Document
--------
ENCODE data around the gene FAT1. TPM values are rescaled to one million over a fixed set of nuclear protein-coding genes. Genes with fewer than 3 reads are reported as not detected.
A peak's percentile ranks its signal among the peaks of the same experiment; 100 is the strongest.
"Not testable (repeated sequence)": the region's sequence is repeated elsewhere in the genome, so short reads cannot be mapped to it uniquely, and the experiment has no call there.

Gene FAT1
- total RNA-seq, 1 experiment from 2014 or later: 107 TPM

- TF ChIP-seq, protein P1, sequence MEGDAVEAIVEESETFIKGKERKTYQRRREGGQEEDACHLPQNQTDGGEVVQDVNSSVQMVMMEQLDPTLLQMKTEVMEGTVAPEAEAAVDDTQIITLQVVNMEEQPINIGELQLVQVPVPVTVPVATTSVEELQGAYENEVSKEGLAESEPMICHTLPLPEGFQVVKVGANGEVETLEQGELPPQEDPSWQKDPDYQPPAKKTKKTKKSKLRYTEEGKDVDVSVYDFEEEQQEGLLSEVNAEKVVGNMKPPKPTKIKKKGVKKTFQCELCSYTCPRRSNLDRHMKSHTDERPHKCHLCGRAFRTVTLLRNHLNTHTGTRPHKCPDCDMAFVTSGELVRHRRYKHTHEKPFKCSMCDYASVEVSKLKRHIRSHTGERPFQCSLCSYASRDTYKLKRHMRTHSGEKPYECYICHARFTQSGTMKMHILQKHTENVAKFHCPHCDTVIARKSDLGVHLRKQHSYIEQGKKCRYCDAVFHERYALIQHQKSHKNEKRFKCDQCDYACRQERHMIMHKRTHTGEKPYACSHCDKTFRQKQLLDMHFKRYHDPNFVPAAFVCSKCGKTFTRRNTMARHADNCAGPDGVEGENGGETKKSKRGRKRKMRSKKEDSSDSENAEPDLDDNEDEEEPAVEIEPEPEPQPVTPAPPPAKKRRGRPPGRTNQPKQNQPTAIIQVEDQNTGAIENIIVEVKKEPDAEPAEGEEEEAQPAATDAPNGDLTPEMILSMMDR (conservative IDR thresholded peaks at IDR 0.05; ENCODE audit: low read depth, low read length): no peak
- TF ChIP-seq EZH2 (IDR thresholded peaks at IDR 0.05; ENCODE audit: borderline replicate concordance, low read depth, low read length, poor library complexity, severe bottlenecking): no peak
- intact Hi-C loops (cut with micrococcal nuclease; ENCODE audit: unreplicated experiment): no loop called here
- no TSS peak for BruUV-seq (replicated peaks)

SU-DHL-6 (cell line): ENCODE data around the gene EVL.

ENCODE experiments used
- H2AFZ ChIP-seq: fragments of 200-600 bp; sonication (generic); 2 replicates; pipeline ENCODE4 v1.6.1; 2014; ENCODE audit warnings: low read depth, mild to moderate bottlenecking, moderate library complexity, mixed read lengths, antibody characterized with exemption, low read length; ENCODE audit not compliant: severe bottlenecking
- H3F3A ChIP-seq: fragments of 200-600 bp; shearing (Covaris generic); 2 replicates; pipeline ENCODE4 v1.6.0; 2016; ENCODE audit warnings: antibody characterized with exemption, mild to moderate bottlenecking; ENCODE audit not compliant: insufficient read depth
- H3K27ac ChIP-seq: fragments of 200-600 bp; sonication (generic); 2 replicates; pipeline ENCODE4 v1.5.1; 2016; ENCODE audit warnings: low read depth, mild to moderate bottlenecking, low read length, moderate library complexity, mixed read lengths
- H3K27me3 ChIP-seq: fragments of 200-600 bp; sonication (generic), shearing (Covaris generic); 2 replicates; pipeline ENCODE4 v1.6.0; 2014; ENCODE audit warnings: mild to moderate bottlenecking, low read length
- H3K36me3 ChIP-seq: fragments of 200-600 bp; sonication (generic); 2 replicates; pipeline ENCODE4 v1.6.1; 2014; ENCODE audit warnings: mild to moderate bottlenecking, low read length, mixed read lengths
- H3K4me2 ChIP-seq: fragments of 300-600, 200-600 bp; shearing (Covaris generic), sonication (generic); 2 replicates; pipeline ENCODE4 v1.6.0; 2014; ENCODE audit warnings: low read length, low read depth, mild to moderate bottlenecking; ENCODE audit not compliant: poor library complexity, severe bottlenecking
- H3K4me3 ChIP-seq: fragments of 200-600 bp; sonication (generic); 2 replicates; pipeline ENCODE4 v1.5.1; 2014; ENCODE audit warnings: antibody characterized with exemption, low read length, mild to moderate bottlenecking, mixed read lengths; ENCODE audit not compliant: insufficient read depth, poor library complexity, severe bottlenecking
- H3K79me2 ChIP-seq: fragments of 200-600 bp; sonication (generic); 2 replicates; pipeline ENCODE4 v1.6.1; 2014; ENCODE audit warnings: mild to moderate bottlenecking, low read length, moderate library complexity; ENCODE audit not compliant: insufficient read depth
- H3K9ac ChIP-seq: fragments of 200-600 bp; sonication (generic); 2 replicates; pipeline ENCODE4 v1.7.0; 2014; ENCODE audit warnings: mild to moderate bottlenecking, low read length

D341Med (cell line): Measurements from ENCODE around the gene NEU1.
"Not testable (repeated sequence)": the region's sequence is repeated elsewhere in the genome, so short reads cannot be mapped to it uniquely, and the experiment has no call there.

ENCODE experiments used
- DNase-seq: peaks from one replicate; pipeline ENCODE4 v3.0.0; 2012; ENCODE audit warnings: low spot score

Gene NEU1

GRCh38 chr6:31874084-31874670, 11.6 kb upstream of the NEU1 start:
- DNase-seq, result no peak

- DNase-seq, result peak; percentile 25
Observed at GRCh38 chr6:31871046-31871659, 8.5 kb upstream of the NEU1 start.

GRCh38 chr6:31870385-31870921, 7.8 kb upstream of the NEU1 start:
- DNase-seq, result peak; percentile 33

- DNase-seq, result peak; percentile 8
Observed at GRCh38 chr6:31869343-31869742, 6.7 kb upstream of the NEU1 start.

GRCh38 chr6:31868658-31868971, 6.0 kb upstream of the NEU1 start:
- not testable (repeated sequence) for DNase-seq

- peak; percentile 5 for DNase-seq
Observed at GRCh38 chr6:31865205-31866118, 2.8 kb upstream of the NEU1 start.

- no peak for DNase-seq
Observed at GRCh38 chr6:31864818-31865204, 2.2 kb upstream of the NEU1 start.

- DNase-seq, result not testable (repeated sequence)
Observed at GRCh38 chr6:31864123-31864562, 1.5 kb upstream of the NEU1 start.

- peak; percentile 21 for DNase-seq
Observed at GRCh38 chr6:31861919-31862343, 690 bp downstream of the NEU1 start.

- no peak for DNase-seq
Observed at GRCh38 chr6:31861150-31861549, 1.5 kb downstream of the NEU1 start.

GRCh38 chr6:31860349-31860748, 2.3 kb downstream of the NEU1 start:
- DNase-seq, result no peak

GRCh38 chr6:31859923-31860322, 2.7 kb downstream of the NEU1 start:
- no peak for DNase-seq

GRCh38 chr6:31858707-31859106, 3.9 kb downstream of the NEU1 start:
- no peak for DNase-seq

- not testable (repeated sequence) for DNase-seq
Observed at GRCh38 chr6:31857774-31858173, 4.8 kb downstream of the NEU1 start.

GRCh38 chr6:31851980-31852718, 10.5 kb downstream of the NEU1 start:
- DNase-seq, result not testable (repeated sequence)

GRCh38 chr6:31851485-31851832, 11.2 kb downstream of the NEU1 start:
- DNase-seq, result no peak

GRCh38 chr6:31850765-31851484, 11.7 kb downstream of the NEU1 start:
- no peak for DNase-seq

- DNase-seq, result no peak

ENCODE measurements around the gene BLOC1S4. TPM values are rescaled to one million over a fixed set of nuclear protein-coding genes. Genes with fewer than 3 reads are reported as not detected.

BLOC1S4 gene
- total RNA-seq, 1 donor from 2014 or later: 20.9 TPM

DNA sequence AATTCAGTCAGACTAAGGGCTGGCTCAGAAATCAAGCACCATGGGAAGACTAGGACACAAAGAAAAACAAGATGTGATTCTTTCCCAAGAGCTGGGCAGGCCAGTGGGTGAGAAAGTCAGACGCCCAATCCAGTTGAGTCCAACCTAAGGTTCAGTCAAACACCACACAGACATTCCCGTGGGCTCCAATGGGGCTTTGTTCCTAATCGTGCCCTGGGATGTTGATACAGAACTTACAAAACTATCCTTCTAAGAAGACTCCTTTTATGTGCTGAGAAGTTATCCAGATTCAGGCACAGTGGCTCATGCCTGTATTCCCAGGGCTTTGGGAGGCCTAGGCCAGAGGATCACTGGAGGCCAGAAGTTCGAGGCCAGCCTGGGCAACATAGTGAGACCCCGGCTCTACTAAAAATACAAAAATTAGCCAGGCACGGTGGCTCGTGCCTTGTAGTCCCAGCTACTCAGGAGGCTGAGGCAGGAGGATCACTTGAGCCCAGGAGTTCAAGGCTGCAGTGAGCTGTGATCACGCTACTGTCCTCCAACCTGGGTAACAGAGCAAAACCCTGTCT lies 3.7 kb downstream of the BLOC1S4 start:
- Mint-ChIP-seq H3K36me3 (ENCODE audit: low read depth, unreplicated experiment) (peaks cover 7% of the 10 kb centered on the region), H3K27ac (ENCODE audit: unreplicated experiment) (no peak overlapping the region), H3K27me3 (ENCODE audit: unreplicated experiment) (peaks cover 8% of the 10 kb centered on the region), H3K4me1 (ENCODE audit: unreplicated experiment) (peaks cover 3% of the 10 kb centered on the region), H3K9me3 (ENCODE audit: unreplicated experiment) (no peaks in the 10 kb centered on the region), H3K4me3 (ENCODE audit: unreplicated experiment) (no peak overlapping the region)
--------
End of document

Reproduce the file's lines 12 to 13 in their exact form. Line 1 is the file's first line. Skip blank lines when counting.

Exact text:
- H2AFZ ChIP-seq: fragments of 200-600 bp; sonication (generic); 2 replicates; pipeline ENCODE4 v1.6.1; 2014; ENCODE audit warnings: low read depth, mild to moderate bottlenecking, moderate library complexity, mixed read lengths, antibody characterized with exemption, low read length; ENCODE audit not compliant: severe bottlenecking
- H3F3A ChIP-seq: fragments of 200-600 bp; shearing (Covaris generic); 2 replicates; pipeline ENCODE4 v1.6.0; 2016; ENCODE audit warnings: antibody characterized with exemption, mild to moderate bottlenecking; ENCODE audit not compliant: insufficient read depth